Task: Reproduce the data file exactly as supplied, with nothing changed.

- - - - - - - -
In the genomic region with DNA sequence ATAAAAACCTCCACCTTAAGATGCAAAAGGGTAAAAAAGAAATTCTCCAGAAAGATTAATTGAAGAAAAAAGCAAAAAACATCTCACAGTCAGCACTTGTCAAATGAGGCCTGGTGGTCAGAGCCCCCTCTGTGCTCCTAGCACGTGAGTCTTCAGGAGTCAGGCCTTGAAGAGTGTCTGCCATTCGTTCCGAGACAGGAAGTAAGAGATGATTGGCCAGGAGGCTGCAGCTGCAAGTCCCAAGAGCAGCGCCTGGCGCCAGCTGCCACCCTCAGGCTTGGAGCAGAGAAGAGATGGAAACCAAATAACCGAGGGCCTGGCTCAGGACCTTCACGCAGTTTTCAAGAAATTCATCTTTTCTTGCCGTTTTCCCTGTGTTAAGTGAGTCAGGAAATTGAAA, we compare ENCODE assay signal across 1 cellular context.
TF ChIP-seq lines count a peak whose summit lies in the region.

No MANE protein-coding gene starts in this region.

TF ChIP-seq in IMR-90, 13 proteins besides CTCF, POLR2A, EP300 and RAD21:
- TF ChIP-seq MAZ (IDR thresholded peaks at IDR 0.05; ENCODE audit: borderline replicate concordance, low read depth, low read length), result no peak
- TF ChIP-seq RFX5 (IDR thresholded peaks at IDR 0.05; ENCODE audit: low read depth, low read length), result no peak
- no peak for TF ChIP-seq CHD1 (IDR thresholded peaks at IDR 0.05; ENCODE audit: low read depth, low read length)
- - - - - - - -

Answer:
In the genomic region with DNA sequence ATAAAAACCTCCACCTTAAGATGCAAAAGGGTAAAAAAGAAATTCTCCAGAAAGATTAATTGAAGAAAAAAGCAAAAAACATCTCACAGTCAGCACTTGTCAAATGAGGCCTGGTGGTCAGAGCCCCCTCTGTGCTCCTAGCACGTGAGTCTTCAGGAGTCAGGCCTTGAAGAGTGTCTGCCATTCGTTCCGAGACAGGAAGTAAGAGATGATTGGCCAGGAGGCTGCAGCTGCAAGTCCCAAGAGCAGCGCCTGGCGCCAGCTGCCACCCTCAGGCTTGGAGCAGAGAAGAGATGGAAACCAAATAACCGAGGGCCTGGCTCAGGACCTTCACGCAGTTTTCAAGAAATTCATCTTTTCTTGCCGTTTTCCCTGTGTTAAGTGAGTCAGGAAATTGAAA, we compare ENCODE assay signal across 1 cellular context.
TF ChIP-seq lines count a peak whose summit lies in the region.

No MANE protein-coding gene starts in this region.

TF ChIP-seq in IMR-90, 13 proteins besides CTCF, POLR2A, EP300 and RAD21:
- TF ChIP-seq MAZ (IDR thresholded peaks at IDR 0.05; ENCODE audit: borderline replicate concordance, low read depth, low read length), result no peak
- TF ChIP-seq RFX5 (IDR thresholded peaks at IDR 0.05; ENCODE audit: low read depth, low read length), result no peak
- no peak for TF ChIP-seq CHD1 (IDR thresholded peaks at IDR 0.05; ENCODE audit: low read depth, low read length)